The trick is to start feeling that joy and gratitude now. It’s a bit of a conundrum, but honestly it is joy and gratitude that bring more joy and gratitude.

My approach: act as if you already have your dream. Look for the good in things you experience, try to live in joy as much as possible. Start every day with gratitude. Before you even get out of bed, focus on what you are grateful for. Choose three things every morning. Write them down in a journal if you have the time and the space. If that feels too hard, then just say it in your mind: feel the gratitude of having a warm bed, of knowing you can take a hot shower, of having food in your fridge. Focus your gratitude on what you already have in your life; this will impact your entire day.

As you think about that big goal, act as if it is already yours. Be in your life as if that goal is already there. Feel the joy of it.

After all, ultimately aren’t we all searching for more joy?

If you want to read more about this, check out the whole article on my blog.

PS: For those of you who may still be wondering about the perfect gift for Mother’s Day, or for your mother any day … look no further!  If your own mother or another mother you love likes Julia Cameron, Brené Brown or Annie Lamott (or all three), then This Way Up is a great gift!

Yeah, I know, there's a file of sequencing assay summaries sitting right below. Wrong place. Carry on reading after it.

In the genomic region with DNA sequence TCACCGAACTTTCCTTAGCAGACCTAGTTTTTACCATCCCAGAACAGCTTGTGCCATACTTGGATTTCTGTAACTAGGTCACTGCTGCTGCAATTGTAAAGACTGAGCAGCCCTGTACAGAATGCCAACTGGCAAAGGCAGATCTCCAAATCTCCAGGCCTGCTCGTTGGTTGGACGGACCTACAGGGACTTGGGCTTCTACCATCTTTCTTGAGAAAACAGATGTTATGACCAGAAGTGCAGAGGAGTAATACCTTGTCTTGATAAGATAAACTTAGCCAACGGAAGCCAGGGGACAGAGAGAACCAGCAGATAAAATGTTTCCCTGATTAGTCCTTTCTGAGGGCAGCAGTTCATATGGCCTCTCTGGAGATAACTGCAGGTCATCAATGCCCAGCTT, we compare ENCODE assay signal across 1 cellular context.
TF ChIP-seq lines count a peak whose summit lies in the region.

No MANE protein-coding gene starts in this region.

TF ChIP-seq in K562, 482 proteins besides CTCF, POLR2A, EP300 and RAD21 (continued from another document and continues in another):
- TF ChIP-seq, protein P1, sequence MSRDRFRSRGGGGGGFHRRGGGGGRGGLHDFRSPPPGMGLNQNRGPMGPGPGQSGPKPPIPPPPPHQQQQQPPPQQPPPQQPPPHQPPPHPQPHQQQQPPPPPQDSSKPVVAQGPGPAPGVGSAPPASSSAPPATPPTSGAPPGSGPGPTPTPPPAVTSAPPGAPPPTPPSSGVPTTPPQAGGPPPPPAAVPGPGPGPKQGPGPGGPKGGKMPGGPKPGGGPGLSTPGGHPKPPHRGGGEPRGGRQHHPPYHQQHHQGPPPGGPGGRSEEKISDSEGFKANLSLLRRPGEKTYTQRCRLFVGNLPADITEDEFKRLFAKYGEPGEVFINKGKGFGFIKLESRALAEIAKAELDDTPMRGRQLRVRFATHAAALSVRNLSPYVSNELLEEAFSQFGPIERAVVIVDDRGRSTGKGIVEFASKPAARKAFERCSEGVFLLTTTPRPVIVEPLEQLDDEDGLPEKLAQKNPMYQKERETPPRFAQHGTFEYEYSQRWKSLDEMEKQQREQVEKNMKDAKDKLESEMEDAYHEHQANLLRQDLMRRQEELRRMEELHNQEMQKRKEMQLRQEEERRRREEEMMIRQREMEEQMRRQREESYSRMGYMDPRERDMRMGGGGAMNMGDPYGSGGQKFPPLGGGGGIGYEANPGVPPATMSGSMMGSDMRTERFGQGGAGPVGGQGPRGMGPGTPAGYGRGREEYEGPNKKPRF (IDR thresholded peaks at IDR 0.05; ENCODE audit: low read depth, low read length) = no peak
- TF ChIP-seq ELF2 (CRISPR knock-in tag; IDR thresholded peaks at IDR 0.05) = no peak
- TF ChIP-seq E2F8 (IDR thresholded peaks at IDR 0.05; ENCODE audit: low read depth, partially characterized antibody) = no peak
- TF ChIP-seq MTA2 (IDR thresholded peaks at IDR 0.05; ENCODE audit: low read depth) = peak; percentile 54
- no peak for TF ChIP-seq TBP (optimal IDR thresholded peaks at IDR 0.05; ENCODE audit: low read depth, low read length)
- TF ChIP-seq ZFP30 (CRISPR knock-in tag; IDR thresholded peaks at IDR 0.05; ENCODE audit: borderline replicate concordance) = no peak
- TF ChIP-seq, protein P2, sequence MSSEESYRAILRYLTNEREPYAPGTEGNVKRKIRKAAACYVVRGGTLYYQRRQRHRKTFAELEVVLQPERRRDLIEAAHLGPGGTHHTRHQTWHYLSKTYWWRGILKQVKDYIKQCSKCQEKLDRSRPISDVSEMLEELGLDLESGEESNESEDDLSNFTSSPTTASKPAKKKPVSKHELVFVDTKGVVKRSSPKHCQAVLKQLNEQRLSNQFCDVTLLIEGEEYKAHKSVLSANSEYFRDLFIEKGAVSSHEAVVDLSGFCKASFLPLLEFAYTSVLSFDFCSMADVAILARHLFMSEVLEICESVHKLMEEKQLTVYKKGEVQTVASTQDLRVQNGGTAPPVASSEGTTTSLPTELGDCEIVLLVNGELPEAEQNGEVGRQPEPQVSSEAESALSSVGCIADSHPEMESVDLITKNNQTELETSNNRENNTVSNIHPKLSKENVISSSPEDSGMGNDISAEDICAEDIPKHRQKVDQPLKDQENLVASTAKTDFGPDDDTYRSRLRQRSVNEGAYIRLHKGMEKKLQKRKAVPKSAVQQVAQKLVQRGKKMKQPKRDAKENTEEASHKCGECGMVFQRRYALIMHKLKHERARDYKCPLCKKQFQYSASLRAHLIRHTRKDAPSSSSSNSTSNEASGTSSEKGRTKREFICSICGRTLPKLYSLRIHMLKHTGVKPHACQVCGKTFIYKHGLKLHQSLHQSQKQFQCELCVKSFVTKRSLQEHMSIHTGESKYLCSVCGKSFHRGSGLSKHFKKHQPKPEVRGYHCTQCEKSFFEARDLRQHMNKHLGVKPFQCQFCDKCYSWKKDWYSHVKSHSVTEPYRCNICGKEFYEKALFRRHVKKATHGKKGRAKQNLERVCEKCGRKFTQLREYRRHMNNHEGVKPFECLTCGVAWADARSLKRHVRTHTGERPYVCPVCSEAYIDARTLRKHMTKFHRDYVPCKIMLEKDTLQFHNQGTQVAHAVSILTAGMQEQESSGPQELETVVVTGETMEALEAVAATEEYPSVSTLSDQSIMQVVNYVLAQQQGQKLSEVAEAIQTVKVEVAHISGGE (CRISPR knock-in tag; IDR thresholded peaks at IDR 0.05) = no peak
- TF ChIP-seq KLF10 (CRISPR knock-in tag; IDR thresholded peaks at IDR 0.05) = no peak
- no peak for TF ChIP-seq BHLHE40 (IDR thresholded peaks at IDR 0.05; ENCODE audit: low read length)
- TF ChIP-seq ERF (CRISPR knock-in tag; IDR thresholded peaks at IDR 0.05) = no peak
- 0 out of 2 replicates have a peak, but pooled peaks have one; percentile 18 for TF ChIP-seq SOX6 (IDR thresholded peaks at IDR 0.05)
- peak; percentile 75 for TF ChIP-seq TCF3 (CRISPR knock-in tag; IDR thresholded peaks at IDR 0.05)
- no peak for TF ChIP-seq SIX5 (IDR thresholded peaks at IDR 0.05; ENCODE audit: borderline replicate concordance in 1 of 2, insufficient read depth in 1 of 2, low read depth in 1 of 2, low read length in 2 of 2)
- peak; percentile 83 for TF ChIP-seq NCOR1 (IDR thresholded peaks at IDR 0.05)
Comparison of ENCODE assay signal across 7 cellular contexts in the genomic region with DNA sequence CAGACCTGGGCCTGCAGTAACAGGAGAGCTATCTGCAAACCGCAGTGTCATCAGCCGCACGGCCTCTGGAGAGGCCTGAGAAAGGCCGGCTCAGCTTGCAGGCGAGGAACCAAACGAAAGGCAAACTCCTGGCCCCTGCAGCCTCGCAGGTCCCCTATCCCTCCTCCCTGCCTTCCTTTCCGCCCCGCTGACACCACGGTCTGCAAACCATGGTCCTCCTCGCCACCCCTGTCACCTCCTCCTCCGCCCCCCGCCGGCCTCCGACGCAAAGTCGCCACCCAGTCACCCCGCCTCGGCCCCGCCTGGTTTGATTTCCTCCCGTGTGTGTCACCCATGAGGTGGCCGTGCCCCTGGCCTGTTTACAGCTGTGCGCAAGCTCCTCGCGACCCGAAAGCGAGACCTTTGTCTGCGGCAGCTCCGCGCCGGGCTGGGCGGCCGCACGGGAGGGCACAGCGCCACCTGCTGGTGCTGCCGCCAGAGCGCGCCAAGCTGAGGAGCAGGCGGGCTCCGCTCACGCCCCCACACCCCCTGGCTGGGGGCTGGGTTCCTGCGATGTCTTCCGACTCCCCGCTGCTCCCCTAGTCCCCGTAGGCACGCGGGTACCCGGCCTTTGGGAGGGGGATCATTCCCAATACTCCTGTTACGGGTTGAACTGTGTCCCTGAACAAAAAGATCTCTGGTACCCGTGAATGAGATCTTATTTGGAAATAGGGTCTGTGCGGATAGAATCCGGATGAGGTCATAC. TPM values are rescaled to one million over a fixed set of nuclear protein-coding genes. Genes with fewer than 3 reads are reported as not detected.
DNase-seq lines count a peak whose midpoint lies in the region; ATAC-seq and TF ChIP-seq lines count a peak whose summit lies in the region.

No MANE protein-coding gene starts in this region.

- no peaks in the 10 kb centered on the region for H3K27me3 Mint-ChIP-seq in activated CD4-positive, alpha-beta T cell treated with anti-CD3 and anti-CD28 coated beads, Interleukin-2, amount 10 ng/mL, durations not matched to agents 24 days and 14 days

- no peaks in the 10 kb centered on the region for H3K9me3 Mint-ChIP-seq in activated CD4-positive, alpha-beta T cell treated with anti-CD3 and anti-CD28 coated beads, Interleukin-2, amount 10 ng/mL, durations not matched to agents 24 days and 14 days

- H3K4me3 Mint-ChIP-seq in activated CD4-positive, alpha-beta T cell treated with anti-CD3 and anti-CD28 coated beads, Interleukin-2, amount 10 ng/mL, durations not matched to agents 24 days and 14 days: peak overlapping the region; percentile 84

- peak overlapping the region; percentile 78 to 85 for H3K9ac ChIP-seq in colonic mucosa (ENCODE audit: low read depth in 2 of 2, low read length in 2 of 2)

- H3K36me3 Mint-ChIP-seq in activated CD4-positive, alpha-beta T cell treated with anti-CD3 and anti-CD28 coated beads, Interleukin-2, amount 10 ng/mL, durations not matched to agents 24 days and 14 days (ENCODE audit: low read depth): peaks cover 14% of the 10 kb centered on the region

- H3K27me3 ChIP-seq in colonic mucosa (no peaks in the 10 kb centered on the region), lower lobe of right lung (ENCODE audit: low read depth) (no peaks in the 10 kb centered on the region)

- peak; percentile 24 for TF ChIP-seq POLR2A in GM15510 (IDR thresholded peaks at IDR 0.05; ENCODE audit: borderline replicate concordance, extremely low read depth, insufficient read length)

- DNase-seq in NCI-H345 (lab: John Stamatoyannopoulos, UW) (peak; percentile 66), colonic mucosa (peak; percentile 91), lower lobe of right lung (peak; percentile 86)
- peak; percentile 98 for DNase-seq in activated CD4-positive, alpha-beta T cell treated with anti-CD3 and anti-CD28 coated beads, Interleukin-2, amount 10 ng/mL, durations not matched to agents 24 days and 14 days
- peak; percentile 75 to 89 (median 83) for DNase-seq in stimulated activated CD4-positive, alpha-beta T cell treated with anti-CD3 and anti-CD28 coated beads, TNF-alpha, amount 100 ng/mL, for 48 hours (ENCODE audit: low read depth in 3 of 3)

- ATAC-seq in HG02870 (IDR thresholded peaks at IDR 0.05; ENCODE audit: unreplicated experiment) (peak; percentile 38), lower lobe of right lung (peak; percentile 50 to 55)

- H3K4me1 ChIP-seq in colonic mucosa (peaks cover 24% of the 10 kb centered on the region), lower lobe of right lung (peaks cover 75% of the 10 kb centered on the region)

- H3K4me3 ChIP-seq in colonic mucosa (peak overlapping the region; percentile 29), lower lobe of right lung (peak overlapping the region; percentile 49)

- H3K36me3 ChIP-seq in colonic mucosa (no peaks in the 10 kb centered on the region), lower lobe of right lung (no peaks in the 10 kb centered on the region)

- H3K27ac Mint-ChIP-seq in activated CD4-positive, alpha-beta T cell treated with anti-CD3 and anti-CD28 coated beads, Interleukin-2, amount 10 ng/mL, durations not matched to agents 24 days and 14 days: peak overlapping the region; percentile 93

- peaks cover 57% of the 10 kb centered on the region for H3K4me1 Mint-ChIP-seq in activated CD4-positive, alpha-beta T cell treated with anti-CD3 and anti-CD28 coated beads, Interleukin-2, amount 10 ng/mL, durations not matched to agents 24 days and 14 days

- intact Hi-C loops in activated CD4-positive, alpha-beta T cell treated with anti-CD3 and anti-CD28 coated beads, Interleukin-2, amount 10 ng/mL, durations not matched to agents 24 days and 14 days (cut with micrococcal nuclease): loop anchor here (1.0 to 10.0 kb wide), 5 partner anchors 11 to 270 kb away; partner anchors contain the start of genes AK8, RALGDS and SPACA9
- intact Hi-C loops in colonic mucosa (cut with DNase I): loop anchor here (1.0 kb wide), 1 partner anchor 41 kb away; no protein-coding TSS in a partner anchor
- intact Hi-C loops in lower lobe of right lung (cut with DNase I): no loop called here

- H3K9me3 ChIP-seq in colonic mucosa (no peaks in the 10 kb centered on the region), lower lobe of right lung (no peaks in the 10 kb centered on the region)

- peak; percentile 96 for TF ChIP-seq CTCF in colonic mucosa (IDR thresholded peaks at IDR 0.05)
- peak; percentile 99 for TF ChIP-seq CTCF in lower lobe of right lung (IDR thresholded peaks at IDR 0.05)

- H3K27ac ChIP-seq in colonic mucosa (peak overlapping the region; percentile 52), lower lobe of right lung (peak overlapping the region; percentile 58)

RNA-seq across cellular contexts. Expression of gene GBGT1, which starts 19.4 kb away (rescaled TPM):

Buy Your Mother’s Gift Here

 

Upcoming Summit: You’re Invited!

Reinventing You Summit

This summit will be live May 21 to May 31.  I’m so excited to share this summit with you!  The summit is hosted by my friend Naomi Sodomin. Naomi is the international best-selling author of Embrace the Mirror: Vision of Abundance and a Stronger You. And an all around inspirational woman.

 

If the path you’re on right now doesn’t light you up … if it doesn’t make you love your life, then it’s simple: you have to change it. Why wait to start a new journey, when the opportunity to begin that journey is right here? Join me and 20 other experts for the Reinventing You summit.

Register Today!

This Way Up Will Soon Be an Audio Book!

This Way Up is being made into an audio book! (I know, I know, I’ve been saying this for months! But we are in the final stages now … so close!) When it is finally ready, it will be available on my Amazon page and I will send a special link for the book in my newsletter. I can’t wait to share this new version of the book with you!